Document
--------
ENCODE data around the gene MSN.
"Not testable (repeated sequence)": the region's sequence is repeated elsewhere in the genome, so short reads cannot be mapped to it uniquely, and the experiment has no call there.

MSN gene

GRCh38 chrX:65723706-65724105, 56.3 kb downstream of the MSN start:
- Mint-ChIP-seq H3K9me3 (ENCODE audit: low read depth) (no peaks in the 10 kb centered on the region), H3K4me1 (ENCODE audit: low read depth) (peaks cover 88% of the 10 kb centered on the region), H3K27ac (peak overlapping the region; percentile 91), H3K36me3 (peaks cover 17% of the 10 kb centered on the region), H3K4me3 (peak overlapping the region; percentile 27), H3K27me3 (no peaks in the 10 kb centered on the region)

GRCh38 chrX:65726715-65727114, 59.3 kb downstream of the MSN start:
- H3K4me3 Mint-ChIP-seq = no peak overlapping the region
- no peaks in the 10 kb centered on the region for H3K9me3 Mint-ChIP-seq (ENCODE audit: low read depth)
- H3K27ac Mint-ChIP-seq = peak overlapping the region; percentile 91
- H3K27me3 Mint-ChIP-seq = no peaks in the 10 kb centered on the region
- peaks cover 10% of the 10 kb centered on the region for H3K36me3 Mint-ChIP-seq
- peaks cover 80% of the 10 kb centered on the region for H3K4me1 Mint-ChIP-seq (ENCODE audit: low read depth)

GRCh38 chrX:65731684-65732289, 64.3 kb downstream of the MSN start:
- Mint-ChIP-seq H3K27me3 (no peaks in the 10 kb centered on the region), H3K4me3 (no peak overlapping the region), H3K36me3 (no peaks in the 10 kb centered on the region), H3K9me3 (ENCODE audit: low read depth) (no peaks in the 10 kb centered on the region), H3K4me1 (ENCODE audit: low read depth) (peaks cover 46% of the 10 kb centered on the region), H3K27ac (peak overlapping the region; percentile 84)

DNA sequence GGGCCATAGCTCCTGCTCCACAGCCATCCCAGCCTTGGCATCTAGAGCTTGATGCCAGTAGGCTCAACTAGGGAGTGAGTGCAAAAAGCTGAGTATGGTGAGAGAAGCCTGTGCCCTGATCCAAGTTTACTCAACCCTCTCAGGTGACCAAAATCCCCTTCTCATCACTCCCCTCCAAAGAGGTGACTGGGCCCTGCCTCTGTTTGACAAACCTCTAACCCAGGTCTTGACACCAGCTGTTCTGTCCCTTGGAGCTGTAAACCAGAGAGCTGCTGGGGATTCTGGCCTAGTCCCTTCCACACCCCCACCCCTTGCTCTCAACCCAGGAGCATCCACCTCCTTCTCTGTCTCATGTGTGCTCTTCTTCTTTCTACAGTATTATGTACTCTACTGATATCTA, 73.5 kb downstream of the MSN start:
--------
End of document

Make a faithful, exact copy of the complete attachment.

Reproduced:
ENCODE data around the gene MSN.
"Not testable (repeated sequence)": the region's sequence is repeated elsewhere in the genome, so short reads cannot be mapped to it uniquely, and the experiment has no call there.

MSN gene

GRCh38 chrX:65723706-65724105, 56.3 kb downstream of the MSN start:
- Mint-ChIP-seq H3K9me3 (ENCODE audit: low read depth) (no peaks in the 10 kb centered on the region), H3K4me1 (ENCODE audit: low read depth) (peaks cover 88% of the 10 kb centered on the region), H3K27ac (peak overlapping the region; percentile 91), H3K36me3 (peaks cover 17% of the 10 kb centered on the region), H3K4me3 (peak overlapping the region; percentile 27), H3K27me3 (no peaks in the 10 kb centered on the region)

GRCh38 chrX:65726715-65727114, 59.3 kb downstream of the MSN start:
- H3K4me3 Mint-ChIP-seq = no peak overlapping the region
- no peaks in the 10 kb centered on the region for H3K9me3 Mint-ChIP-seq (ENCODE audit: low read depth)
- H3K27ac Mint-ChIP-seq = peak overlapping the region; percentile 91
- H3K27me3 Mint-ChIP-seq = no peaks in the 10 kb centered on the region
- peaks cover 10% of the 10 kb centered on the region for H3K36me3 Mint-ChIP-seq
- peaks cover 80% of the 10 kb centered on the region for H3K4me1 Mint-ChIP-seq (ENCODE audit: low read depth)

GRCh38 chrX:65731684-65732289, 64.3 kb downstream of the MSN start:
- Mint-ChIP-seq H3K27me3 (no peaks in the 10 kb centered on the region), H3K4me3 (no peak overlapping the region), H3K36me3 (no peaks in the 10 kb centered on the region), H3K9me3 (ENCODE audit: low read depth) (no peaks in the 10 kb centered on the region), H3K4me1 (ENCODE audit: low read depth) (peaks cover 46% of the 10 kb centered on the region), H3K27ac (peak overlapping the region; percentile 84)

DNA sequence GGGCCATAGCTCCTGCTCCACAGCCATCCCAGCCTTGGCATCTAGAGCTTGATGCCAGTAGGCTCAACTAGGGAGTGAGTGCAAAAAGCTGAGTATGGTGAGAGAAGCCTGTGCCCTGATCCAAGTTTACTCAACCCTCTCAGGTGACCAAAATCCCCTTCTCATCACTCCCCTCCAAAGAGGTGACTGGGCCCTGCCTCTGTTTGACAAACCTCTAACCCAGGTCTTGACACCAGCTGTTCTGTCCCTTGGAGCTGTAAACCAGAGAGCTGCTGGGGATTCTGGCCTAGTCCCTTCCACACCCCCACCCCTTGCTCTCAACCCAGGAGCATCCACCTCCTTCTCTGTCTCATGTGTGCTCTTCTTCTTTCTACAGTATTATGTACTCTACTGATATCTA, 73.5 kb downstream of the MSN start: